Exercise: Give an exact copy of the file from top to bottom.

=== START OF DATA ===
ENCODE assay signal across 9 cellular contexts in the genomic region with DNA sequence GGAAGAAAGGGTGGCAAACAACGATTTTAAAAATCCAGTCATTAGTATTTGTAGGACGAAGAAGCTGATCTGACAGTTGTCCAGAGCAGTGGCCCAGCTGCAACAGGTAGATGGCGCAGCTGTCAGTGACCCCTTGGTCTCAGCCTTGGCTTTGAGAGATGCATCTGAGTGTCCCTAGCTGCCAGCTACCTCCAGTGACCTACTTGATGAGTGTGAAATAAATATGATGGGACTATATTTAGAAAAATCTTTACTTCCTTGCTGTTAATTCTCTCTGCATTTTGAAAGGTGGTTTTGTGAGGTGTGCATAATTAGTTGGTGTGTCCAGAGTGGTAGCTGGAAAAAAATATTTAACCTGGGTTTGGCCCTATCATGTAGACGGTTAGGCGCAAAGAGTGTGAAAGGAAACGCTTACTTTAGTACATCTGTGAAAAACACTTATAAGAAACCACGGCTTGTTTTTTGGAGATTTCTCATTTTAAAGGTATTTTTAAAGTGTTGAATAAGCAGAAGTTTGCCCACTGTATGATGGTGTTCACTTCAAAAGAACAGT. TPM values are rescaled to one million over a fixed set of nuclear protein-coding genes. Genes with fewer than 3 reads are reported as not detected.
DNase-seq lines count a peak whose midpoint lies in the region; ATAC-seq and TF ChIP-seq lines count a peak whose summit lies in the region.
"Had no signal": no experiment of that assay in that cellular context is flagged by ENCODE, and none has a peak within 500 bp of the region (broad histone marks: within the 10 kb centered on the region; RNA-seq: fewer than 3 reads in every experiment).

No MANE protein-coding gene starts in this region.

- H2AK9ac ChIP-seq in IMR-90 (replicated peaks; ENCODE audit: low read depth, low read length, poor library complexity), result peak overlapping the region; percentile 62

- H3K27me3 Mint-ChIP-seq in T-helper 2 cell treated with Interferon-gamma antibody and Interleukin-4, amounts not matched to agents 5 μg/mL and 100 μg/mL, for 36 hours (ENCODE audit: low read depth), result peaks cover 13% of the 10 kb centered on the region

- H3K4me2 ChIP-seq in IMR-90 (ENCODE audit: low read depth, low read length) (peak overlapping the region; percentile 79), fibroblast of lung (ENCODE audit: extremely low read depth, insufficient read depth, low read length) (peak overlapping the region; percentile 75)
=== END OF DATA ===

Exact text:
ENCODE assay signal across 9 cellular contexts in the genomic region with DNA sequence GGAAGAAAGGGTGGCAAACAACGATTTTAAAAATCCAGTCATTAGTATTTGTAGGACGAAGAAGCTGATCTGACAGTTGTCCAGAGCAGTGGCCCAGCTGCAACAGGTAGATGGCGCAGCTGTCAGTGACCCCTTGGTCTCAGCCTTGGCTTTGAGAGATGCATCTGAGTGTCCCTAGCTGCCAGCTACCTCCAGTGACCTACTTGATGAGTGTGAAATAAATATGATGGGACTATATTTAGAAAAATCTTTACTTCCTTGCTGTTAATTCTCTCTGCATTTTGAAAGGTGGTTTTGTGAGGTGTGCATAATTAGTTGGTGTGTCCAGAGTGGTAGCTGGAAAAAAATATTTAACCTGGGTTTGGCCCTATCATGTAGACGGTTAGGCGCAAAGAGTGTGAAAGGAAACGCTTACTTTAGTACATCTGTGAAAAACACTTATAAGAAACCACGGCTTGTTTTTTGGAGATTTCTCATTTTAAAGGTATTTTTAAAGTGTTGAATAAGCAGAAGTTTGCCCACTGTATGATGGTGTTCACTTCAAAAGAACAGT. TPM values are rescaled to one million over a fixed set of nuclear protein-coding genes. Genes with fewer than 3 reads are reported as not detected.
DNase-seq lines count a peak whose midpoint lies in the region; ATAC-seq and TF ChIP-seq lines count a peak whose summit lies in the region.
"Had no signal": no experiment of that assay in that cellular context is flagged by ENCODE, and none has a peak within 500 bp of the region (broad histone marks: within the 10 kb centered on the region; RNA-seq: fewer than 3 reads in every experiment).

No MANE protein-coding gene starts in this region.

- H2AK9ac ChIP-seq in IMR-90 (replicated peaks; ENCODE audit: low read depth, low read length, poor library complexity), result peak overlapping the region; percentile 62

- H3K27me3 Mint-ChIP-seq in T-helper 2 cell treated with Interferon-gamma antibody and Interleukin-4, amounts not matched to agents 5 μg/mL and 100 μg/mL, for 36 hours (ENCODE audit: low read depth), result peaks cover 13% of the 10 kb centered on the region

- H3K4me2 ChIP-seq in IMR-90 (ENCODE audit: low read depth, low read length) (peak overlapping the region; percentile 79), fibroblast of lung (ENCODE audit: extremely low read depth, insufficient read depth, low read length) (peak overlapping the region; percentile 75)